Scientists track a changing Arctic to help communities adapt
Rising temperatures and melting ice in the Arctic will have local and global consequences. But adapting to such changes requires tracking them first. EU-funded researchers are merging Arctic observation systems into a unified network. The results will help determine what is happening and what we can do about it.
© mandritoiu #196274095, 2019 source: stock.adobe.com
The Arctic environment is changing. Thinning sea ice, rising temperatures, thawing permafrost and a melting ice sheet are only a few of many challenges. Such changes will impact the globe but will also endanger vulnerable Arctic communities that depend upon the regions resources.
One key problem is a lack of integrated data. Scientists do not have enough information to draw a complete picture of how the Arctic is evolving. Without such knowledge, scientists can only offer incomplete recommendations to policymakers. To slow climate change and to ensure sustainable development, we need more ways of collecting and integrating diverse data on the Arctic and its changing climate.
The EU-funded INTAROS project is developing an integrated Arctic Observation System to extend, improve and unify existing observation systems. Scientists will use the INTAROS portal, iAOS, to access a wide range of existing databases containing atmospheric, oceanic and terrestrial information.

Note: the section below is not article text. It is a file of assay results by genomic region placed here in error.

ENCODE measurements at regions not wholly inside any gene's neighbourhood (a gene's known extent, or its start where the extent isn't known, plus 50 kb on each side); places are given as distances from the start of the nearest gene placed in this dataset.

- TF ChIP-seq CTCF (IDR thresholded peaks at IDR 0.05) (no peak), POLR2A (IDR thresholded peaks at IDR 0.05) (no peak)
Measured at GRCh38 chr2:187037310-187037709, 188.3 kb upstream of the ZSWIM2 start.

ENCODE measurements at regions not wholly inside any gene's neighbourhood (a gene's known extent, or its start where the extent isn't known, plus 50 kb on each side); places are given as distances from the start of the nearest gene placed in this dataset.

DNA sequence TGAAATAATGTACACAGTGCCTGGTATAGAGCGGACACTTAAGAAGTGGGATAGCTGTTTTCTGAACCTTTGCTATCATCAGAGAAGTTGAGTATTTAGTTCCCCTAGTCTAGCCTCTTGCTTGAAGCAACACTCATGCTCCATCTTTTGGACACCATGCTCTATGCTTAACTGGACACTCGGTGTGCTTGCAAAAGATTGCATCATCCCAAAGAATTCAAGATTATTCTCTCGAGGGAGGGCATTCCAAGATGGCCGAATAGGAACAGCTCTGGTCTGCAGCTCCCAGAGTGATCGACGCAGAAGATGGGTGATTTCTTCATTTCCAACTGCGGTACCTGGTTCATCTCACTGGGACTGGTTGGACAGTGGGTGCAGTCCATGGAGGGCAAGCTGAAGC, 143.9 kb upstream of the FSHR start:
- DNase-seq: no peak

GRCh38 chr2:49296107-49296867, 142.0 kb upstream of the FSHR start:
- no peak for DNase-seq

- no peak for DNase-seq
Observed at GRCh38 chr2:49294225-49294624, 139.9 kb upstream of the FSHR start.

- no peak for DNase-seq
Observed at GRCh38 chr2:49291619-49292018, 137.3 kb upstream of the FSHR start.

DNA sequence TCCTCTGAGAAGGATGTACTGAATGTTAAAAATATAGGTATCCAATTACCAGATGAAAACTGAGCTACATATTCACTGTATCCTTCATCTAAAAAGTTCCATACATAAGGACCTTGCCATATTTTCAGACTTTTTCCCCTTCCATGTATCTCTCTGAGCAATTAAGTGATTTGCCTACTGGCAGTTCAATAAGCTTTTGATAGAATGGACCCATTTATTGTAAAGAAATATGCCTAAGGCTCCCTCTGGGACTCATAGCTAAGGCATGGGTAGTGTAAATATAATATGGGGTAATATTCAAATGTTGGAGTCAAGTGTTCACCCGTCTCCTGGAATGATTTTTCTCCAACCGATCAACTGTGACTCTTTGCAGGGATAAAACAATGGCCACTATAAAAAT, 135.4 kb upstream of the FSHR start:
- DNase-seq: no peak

INTAROS will include development of community-based observing systems, where local knowledge is merged with scientific data. Scientists and stakeholders will benefit from new tools for data discovery, analysis and visualisation.
The project will also install new instruments that measure a variety of Arctic parameters, including physical, chemical, biological and ecological changes. Such data will help fill current gaps in remote-sensing and model-prediction capabilities.
INTAROS brings together 49 organisations and 18 countries. It aims to launch a pan-Arctic forum that will help to forge consensus on Arctic issues between EU countries, non-EU countries and transnational organisations. As such, it will set an example of coordination and collaboration in a region where great competition for resources threatens to become the rule.
In the long term, INTAROS integrated picture of a changing Arctic aims to help combat climate change and support the marine and maritime industries, fisheries, and environmental management agencies, contributing to sustainable Arctic resource management for the benefit of local communities.
INTAROS, together with seven other H2020 projects, is part of the EU Arctic Research Cluster coordinated by EU PolarNet. The objective is to create synergies among projects and to increase their impacts.